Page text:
Justin Delgado is husband to Kacie Doyle-Delgado, diagnosed at age 11. After more than a decade together, he considers himself to be an expert carb counter and Dexcom inserter. He graduated with his Master of Science in Finance from the University of Utah in 2013 and has been working in commercial banking since then. He attended his first Friends for Life conference in 2015 and is looking forward to volunteering with the teens.
July 16, 2006
Diagnosis and Symptoms
Question from Salinas, California, USA:
I have been a pretty healthy person up until now. It all started when I suspected that my two and a half year old daughter had diabetes (both of her tests came back normal: 85 mg/dl [4.7 mmol/L] fasting; 5.3% A1c; two months later: 82 mg/dl [4.6 mmol/L] fasting; 5.3% A1c). I started to get really stressed out, not eating right, not exercising, etc. had some blood work done on myself during this time and was surprised that I had an A1c of 5.8%, which seems rather high to me. My random blood sugar was 93 mg/dl [5.2 mmol/L]. Per the advice of your web site, I had a fasting test and an A1c done one month and a week after my first test. My fasting blood sugar was 82 mg/dl [4.6 mmol/L} and my A1c was 5.1%. Could the stress I was under produce such high results in my first test? Do I have some glucose intolerance? Since my first test, I started running four to six miles almost everyday and cutting back on sweets. I have had three children in the past four years with no gestational diabetes; all tests were perfect. Could having so many kids in such a short time cause my pancreas to burn out? There is no history of type 1 in my family. My grandmother had type 2. I don't fit the profile of type 2. I'm 31, 5 feet, 2 inches and weigh 104. I have always been this weight. Am I worrying over nothing?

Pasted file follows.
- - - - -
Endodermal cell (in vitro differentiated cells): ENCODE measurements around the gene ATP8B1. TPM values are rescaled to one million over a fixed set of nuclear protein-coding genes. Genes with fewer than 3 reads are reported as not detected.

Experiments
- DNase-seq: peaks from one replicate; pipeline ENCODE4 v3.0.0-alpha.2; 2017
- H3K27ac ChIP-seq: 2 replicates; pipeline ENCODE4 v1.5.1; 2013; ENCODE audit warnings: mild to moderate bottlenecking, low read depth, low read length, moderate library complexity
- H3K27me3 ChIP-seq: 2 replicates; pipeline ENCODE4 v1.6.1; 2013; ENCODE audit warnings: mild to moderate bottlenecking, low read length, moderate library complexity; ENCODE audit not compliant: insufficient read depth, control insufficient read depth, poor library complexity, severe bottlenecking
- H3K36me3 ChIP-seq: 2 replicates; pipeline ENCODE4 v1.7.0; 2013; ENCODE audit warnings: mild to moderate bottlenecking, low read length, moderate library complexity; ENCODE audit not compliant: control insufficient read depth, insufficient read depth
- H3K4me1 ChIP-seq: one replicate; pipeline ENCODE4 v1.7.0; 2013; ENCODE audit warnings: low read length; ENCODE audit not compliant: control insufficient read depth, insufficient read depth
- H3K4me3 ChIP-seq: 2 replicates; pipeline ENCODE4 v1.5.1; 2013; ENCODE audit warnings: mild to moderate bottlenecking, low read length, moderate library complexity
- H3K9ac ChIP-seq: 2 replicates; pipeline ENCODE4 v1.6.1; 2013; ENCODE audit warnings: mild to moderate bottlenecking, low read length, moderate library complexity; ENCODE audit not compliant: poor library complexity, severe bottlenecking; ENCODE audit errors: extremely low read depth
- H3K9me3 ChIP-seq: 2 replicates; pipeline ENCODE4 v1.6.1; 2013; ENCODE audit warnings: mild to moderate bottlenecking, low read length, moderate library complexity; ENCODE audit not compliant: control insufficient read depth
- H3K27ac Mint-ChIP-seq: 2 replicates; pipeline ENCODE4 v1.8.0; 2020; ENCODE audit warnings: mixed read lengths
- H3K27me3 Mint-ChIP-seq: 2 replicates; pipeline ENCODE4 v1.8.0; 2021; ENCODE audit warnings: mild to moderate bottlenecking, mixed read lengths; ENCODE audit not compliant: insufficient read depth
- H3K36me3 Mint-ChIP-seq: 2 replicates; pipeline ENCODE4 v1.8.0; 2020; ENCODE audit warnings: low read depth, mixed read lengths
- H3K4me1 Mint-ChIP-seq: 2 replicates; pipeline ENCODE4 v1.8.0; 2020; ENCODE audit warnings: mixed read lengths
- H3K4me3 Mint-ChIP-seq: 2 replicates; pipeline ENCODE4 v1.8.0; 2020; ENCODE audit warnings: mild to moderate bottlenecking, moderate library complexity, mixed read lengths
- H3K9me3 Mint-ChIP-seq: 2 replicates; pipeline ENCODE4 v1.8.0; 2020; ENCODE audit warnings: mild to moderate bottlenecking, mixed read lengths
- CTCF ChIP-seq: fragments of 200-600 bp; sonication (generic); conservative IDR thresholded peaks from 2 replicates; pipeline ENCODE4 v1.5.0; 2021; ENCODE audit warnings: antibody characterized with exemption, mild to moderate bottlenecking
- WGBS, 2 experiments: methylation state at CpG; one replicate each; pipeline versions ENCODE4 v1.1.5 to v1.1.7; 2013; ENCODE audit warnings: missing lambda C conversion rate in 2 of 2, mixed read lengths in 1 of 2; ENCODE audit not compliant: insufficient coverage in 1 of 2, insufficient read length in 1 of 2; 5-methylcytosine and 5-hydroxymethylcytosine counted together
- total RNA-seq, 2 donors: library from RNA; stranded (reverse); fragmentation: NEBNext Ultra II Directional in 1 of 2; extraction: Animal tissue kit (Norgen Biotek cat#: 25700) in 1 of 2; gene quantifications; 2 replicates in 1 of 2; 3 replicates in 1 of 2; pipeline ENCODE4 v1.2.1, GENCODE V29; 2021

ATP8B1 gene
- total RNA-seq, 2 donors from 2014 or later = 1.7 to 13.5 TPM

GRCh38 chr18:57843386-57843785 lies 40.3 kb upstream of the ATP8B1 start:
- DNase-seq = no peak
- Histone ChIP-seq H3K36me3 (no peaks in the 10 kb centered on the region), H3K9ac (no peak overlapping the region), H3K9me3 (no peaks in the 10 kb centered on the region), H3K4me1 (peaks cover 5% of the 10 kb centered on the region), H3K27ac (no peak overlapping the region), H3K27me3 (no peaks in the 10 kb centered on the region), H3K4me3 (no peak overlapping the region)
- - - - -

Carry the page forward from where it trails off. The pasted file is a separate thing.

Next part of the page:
I would relax a bit. You do not have diabetes. Your fasting glucose and A1c is normal. You have improved your lifestyle. Strictly speaking, the A1c is not used to diagnose diabetes. You can have your physician get follow-up studies. The strictest test for glucose tolerance is the oral glucose tolerance test, but I don’t really see a need for that at this point.